Thursday, December 23, 2010

This pie chart needs two kinds of help!

Yesterday on the Business Presentation Clinic blog I saw a post titled This Pie Chart Needs Rescue with a chart similar to the one shown above. One of the problems with this chart is that it displays nine different categories, while a pie chart is only effective for up to about five categories.

However, what struck me first was that the numerical labels on the chart shown above don’t match with their wedge angles. The largest category, Presentations, is labeled as being 24%, so that angle should be slightly less than 90 degrees. Instead it is much greater, more than 120 degrees. When you add up the nine numbers shown on the labels, you get a total of only 88%. The first kind of rescue that this chart needs is a look at the original data table to find the correct percentages that add to 100%. When you label the percentages correctly you get the following bar chart:

They went on to fix the problem of having too many categories with a revised pie chart (their Chart A) showing just the three largest categories, and grouping the other six into a fourth category marked Other (and then detailed in a table to the right of the pie chart).

They also displayed the data in three other ways: a stacked bar chart (Chart B), a bar chart (Chart C), and a column (vertical bar) chart (Chart D). I think that the bar chart is the best way for displaying all the data while emphasizing what is most important. All of the bars start from a common origin, so it is easy to compare their magnitudes. For the stacked bar chart they also added an table detailing the Other category. The column chart is unsatisfactory for presenting on a screen because the labels are vertical. You shouldn’t have to rotate your head to read. I really liked that all their revisions had headlines stating that The Majority of Our Employees Need Presentation Skills Training rather than Training Needs from Global Employees.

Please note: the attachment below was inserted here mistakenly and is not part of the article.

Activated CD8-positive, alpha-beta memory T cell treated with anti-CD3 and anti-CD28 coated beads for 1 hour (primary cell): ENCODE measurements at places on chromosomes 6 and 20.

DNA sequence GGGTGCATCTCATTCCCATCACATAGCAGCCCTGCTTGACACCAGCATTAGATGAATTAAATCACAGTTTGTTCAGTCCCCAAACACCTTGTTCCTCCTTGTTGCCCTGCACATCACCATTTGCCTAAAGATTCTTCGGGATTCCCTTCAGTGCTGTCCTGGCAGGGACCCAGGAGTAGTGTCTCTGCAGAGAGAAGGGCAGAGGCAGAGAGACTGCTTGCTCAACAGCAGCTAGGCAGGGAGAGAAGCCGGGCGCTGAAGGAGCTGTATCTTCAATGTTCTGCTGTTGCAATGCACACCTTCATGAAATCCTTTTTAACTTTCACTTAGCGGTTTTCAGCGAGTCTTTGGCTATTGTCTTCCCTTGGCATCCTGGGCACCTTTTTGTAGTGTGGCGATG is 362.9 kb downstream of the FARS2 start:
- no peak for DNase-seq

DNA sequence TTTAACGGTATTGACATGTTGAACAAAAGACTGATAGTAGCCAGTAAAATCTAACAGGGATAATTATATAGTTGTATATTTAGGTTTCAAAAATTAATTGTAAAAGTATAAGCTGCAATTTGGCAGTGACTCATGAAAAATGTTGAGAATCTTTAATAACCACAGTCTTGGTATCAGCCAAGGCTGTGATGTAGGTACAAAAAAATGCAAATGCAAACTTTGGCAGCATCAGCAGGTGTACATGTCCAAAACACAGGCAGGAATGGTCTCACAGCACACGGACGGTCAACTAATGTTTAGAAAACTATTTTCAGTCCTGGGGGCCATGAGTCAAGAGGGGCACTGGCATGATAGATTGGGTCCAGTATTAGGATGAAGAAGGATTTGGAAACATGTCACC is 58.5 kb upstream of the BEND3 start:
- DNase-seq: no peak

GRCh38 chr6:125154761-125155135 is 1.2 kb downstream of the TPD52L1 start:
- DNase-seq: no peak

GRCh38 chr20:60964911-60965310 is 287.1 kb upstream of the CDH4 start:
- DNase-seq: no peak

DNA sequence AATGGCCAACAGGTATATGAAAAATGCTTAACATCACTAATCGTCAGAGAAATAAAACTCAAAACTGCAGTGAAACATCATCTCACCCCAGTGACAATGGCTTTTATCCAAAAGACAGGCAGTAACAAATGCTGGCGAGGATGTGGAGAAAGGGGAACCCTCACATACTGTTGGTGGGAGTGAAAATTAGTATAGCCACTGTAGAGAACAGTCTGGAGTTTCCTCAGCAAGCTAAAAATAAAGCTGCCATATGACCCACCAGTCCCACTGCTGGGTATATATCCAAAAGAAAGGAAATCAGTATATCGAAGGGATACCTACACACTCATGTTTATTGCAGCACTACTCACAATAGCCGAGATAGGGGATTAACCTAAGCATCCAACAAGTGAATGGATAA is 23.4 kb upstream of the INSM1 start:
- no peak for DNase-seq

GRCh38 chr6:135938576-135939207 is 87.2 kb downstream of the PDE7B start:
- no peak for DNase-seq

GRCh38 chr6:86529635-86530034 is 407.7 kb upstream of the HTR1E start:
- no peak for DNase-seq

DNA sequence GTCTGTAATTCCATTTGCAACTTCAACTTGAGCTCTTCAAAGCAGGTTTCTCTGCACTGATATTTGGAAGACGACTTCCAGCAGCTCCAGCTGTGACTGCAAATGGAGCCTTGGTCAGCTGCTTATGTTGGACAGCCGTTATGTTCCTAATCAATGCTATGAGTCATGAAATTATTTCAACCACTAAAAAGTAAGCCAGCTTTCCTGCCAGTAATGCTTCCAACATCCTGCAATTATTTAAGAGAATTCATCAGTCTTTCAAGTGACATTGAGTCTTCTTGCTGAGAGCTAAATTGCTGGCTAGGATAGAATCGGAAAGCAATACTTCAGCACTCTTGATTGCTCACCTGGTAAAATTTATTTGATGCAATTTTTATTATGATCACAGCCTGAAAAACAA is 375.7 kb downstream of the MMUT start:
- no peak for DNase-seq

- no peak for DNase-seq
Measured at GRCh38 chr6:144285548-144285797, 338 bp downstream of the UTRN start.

In a previous post I said that Pie charts do not speak clearly; they just mumble. In that post I referred to a 14-page newsletter article by Stephen Few from 2007 about why you should just Save the Pies for Dessert. He points out that:

“Because the pie chart was difficult to read, we added values so we wouldn’t have to compare the sizes of the slices and we added direct (company) labels so we wouldn’t have to rely on a legend. We turned the pie chart into an awkwardly arranged equivalent of a table of labels and values.”

When the bar chart can stand by itself, why bother with using a pie chart with labels (or a stacked bar chart plus a table)? Why not use either a chart or a table, and avoid straying somewhere in-between?


Kevin Kane said...


This pie chart reminds me of how it's so easy for us to fall in love with the data that we've exhaustively collected.

It's easy to be tempted to show it all off -- in the most complex manner possible -- so everyone can see just how smart we are.

Unfortunately, it just overwhelms people, and it can hinder rather than help us from making our point.

Here's to simpler ways to present data in 2011!

Richard I. Garber said...

Often it is best to show a top five, and leave the details to a handout. Sometimes, like here I show both.